Manager’s Insight: End of Day means the end of MY day, not the end of YOUR day, night owl. Plan for this. I need time to review the assets and generate feedback. If my workday ends at 7pm and I get it long after I’ve gone home, that doesn’t do me a lot of good, does it? Especially if I have an imminent deadline.

This all comes down to this timeless adage: Under-promise and over-deliver. The earlier in the day I get a delivery you’ve promised, the happier I am. But if you dramatically overestimate when I’ll get the asset and I get it uselessly late, what good is that to me? I can either stay late at work — guess how much I like that? — or put it off until tomorrow morning.

Remember: You are not the end of the pipeline. You’re an important part of the process, yes. However, other people are lined up after you take your finished product to the next stage of production and finalize it. This takes time, and issues like this pile up and affect a lot of other people down the chain. Do not be the cholesterol in the artery of my project.

The Fifth Commandment: Honor thy customer and thy reputation.

Amateur: “I’m just this guy that makes art. What’s customer service? If I make good art, that’s all that matters because that’s all they really want.”

Professional: “I’m a service provider and I take customer service seriously. I am an artist, but my success in that depends on creating art to my client’s exact specifications.”

Manager’s Insight: You are in the customer service business. A lot of artists coming from a studio environment don’t really have to worry about doing much else besides showing up and doing what’s asked of them. It’s usually hard for people to get fired for unsatisfactory performance, so a lot of annoying little habits and behaviors can get glossed over. (note: Everyone notices even if they don’t bring it up.)

It’s a lot like dating. You work out, dress well and try to get in “dating shape” so you can look as attractive as possible for potential mates. [Insert charming romantic comedy “how they met” story here, possibly starring Gerard Butler and Jennifer Lopez.] Then when you’re in a relationship, you let a few things slide because you’re safe. Contractors do this. Contractors should not do this.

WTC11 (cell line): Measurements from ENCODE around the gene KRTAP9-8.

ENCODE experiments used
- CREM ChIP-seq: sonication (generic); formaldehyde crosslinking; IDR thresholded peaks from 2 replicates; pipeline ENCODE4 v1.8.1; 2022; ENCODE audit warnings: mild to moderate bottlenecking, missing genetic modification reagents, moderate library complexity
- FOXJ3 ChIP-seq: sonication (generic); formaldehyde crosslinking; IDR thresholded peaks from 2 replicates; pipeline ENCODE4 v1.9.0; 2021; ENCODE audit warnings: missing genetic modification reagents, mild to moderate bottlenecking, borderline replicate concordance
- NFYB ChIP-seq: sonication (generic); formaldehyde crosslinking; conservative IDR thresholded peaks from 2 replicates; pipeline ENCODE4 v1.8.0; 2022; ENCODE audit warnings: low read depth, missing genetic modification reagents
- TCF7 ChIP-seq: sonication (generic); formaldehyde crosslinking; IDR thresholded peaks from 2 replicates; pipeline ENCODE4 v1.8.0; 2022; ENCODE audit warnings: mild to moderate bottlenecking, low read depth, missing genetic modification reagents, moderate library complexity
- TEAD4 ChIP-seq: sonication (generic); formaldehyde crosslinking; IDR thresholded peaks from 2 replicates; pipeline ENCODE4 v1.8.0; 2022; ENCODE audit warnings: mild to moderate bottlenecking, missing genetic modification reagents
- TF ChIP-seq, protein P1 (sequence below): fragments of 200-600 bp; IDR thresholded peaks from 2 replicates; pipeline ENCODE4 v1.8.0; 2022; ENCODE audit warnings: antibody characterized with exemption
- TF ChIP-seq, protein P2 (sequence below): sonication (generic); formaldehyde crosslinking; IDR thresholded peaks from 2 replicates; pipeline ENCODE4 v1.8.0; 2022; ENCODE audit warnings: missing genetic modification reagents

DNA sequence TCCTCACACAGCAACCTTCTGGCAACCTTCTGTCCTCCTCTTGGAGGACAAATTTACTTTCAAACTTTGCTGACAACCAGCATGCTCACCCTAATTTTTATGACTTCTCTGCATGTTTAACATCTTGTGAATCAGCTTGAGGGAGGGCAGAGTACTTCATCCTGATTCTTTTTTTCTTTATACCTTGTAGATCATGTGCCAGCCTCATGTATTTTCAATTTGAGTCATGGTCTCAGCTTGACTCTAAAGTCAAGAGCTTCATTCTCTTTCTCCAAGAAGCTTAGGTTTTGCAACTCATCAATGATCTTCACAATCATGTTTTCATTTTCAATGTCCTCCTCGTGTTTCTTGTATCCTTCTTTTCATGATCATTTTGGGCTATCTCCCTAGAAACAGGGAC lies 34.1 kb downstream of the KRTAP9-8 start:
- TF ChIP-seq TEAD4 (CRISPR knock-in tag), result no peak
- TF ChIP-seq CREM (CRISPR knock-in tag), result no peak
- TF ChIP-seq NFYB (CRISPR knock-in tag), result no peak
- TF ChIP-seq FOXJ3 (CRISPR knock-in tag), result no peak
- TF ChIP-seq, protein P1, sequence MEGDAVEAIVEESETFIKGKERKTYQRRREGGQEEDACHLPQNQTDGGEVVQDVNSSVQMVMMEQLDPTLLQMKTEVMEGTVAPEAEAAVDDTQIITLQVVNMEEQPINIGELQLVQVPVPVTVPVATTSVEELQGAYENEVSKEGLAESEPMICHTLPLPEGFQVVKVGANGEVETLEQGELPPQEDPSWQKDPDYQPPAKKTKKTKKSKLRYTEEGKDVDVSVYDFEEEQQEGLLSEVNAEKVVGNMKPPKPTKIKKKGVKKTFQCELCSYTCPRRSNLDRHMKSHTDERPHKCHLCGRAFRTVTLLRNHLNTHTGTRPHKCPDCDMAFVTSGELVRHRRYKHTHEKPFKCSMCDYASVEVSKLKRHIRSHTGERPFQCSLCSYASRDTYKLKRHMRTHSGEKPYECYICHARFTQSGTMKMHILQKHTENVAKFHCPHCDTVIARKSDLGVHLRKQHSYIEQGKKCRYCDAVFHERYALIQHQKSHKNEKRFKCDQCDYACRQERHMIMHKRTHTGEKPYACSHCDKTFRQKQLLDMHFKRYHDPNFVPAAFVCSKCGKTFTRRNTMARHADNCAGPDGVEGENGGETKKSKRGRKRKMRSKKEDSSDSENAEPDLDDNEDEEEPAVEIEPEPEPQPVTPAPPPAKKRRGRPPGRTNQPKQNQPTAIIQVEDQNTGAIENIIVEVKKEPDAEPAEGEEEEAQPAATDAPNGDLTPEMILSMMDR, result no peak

This is the difference between being a contractor versus being employed full-time at a studio. As a contractor, you are ALWAYS dating. You are ALWAYS selling. You ALWAYS have to keep that standard of careful attention to detail, composure, and will to go the extra mile to make your client happy so you’ll keep working with them long-term. And even clients like flowers from time to time. (note: Please do not actually send clients flowers.)

The Sixth Commandment: Thou shalt not mock the client with feeble protestations.

Amateur: “My dog ate my stylus!”

Professional: “I dropped the ball on this, and I will do my best to correct it.”

Manager’s Insight: I’ve heard every excuse in the book. Weird technical issues that are magically resolved when I try to step in to help, you never got that email you had actually already replied to, your wife\girlfriend DEMANDED that you nap through this deadline (true story!), and the list goes on. For my part, when I make a mistake, I own up to it. It sucks, it’s awkward, and I feel bad. But making lame excuses makes me look irresponsible, sloppy, and insults my client’s intelligence.

There is definitely a difference between an excuse and a valid reason. Sometimes it can be hard to tell the difference. But if enough of those stack up, that’s a red flag. It’s easy to think to yourself “These are all perfectly valid reasons! If they’re reasonable, they’ll totally understand and forgive me.” Sure, but the more mistakes there are the less I’ll ultimately trust you, valid or not. If I hear one more “It was an Act of God!” story…

Don’t be a mistake factory. But if you make one, just fix it. I don’t always really need to know the details of why, just that a mistake was made and that you’re on top of it now. Honestly, I just want results and honesty so I can understand the situation, troubleshoot as needed, adjust the schedule and allocate resources to keep production moving.


Overall, these are pretty basic guidelines that may seem obvious at first glance, but so much more thought than you realize goes into dealing with issues stemming from not heeding them. I hope that this list and the Manager’s Insights prove to be useful to contractors that really care about being a Professional and want to be at the top of their game!

Artists, managers and clients: Is there anything you’d add to this list? I’d love to hear from you!

2 thoughts on “The Six Commandments of Contracting

  1. Here, here! Nice one Jon, solid points and a very entertaining read :: while Audio is a little different from Art, these commandments definitely apply.